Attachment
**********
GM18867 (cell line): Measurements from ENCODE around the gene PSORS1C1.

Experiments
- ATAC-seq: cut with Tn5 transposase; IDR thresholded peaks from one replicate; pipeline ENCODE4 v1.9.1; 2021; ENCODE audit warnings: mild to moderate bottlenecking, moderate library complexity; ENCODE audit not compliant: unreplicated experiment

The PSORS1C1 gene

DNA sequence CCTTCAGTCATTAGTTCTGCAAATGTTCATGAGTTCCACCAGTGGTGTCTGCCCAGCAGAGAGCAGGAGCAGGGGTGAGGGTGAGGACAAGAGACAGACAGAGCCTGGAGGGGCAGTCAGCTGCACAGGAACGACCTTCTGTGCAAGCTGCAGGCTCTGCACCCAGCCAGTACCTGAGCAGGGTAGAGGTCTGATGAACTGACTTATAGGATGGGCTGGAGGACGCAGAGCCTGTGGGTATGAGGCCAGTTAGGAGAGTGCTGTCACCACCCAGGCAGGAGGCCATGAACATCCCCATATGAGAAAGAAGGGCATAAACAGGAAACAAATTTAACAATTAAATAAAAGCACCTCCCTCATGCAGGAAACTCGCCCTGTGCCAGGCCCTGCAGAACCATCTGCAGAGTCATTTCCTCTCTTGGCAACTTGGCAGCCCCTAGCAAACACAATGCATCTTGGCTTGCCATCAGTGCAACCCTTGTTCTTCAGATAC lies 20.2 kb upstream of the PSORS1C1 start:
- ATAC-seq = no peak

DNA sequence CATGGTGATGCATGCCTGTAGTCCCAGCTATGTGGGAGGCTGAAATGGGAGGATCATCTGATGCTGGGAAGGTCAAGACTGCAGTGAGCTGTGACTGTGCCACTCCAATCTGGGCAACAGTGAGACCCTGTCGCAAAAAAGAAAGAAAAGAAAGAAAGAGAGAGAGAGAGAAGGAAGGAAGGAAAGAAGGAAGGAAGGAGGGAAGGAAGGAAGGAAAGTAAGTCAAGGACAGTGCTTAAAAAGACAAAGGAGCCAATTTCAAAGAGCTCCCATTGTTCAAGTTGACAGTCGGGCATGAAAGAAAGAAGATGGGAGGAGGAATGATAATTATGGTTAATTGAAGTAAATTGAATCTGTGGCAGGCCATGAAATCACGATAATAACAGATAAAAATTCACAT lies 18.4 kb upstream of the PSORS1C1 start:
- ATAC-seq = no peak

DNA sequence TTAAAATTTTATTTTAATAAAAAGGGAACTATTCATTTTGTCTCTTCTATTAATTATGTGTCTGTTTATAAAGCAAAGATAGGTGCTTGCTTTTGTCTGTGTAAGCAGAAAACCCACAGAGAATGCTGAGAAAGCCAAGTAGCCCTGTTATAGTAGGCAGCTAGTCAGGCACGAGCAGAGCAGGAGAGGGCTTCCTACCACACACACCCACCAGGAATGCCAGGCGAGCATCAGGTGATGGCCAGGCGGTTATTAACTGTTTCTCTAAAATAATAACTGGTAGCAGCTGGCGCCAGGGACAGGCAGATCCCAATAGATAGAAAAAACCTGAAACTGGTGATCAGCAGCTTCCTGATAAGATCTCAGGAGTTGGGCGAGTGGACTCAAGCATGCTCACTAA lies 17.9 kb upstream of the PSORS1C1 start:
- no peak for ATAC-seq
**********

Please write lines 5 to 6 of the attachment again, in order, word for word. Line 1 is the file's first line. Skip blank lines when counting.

DNA sequence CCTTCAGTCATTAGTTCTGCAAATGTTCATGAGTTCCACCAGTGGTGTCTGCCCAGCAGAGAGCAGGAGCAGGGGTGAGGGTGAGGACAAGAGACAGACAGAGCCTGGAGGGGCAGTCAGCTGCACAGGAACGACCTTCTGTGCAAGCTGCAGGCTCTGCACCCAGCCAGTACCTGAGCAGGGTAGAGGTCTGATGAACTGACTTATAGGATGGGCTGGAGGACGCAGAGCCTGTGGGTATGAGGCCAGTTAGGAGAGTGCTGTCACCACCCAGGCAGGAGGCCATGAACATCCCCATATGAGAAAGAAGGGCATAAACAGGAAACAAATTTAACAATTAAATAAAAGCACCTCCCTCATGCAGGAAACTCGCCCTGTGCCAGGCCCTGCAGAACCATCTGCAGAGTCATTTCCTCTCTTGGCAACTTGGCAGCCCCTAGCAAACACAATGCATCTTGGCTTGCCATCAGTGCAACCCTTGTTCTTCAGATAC lies 20.2 kb upstream of the PSORS1C1 start:
- ATAC-seq = no peak